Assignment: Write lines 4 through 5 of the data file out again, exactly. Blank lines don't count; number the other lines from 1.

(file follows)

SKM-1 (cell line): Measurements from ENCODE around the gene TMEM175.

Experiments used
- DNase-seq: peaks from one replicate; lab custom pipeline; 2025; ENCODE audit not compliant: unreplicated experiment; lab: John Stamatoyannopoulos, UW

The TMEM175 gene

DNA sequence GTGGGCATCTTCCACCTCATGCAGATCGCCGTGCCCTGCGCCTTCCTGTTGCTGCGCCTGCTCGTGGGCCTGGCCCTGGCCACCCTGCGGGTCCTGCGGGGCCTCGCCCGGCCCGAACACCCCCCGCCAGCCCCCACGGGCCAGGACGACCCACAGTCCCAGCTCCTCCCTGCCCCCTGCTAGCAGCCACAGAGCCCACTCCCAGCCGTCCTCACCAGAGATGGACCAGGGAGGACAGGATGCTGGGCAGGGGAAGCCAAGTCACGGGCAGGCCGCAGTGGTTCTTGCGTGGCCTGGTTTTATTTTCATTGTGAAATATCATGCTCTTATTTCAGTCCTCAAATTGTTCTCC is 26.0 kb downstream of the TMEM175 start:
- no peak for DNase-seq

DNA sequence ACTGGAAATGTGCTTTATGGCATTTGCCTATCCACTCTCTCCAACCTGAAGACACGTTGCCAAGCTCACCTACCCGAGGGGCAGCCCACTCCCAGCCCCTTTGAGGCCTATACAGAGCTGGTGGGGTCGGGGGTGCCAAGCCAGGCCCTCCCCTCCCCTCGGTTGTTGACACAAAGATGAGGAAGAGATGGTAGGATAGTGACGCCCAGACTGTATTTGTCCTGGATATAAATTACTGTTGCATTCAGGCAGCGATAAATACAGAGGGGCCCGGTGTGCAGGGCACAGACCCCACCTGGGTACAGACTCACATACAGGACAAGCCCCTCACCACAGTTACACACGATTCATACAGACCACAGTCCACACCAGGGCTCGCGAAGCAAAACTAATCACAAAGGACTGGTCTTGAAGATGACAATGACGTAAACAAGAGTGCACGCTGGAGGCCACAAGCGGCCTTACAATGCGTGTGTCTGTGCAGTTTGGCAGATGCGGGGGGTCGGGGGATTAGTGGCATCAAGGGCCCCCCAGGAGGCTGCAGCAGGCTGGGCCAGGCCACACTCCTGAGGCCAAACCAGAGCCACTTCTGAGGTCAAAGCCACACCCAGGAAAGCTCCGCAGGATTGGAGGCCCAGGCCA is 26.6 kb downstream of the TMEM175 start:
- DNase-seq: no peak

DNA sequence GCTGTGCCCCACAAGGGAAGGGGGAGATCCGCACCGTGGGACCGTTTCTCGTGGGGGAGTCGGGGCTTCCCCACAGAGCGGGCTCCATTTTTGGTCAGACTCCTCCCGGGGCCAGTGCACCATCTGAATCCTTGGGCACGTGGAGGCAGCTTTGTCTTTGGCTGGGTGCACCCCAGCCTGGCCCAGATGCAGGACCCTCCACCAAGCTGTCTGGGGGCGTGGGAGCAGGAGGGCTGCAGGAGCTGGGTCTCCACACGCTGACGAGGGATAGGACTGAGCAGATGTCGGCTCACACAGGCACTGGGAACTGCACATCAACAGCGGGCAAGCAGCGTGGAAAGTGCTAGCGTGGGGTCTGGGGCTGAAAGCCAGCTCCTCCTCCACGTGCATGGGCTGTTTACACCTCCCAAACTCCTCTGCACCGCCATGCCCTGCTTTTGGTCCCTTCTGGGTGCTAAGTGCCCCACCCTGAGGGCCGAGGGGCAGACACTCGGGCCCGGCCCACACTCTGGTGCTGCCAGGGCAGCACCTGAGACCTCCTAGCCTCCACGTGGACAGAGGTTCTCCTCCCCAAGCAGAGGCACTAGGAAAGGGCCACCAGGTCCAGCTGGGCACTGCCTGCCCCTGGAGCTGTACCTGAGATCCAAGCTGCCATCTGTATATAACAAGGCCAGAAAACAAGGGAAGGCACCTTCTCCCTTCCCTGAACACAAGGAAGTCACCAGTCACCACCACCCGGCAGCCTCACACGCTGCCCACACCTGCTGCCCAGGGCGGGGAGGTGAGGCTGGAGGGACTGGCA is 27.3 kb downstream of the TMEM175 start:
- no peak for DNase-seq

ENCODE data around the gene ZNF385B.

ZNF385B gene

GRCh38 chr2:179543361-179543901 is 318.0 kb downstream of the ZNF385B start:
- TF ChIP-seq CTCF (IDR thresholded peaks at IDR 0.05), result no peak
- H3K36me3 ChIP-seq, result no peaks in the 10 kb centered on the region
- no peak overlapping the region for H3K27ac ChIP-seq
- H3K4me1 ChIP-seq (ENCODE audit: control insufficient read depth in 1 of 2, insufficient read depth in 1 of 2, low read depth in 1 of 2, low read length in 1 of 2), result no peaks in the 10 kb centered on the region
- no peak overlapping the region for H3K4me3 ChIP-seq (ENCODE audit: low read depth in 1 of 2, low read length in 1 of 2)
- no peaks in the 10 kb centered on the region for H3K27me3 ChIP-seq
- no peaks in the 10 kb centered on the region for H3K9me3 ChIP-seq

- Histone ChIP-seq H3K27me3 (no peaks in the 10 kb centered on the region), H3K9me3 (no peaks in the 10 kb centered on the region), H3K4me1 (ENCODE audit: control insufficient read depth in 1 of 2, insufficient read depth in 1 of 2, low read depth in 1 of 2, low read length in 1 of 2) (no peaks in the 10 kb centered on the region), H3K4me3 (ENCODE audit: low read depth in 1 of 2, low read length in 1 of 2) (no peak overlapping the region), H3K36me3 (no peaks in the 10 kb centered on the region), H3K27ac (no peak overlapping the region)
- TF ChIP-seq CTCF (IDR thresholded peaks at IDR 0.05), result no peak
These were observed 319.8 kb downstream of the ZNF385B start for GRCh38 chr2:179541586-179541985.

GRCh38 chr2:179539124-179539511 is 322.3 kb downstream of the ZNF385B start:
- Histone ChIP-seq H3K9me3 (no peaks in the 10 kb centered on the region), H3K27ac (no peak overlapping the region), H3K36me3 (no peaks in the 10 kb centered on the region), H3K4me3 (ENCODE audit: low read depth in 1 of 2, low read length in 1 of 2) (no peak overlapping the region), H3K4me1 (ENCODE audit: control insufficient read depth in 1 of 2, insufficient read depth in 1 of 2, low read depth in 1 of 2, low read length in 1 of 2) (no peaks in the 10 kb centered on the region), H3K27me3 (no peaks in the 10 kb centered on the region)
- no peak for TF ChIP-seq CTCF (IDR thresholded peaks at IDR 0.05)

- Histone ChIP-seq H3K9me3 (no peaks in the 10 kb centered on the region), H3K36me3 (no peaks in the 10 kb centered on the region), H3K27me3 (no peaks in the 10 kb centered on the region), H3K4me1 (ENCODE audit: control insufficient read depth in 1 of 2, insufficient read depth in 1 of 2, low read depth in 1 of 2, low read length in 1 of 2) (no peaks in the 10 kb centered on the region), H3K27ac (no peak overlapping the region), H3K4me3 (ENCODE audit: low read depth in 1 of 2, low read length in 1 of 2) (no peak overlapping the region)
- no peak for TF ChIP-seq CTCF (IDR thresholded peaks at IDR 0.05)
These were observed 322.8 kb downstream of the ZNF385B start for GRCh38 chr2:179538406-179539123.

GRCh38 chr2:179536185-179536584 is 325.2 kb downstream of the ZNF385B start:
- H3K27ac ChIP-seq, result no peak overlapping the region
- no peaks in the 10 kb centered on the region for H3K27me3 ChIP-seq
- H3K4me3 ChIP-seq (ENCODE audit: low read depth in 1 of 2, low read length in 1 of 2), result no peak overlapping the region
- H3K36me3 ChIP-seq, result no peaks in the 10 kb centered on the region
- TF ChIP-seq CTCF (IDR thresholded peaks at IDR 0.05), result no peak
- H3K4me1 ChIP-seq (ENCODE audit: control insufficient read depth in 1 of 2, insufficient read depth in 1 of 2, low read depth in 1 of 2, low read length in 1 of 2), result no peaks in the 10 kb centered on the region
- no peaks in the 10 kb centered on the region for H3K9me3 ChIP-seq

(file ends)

The TMEM175 gene

DNA sequence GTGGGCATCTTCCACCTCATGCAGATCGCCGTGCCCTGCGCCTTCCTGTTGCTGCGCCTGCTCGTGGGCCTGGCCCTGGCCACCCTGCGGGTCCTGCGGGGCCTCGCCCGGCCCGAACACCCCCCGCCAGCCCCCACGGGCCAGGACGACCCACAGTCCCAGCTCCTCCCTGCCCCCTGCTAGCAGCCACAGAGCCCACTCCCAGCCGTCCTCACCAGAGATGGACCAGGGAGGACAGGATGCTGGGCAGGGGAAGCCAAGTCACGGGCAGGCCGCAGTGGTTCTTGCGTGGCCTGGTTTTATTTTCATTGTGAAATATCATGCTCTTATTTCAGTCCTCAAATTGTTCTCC is 26.0 kb downstream of the TMEM175 start: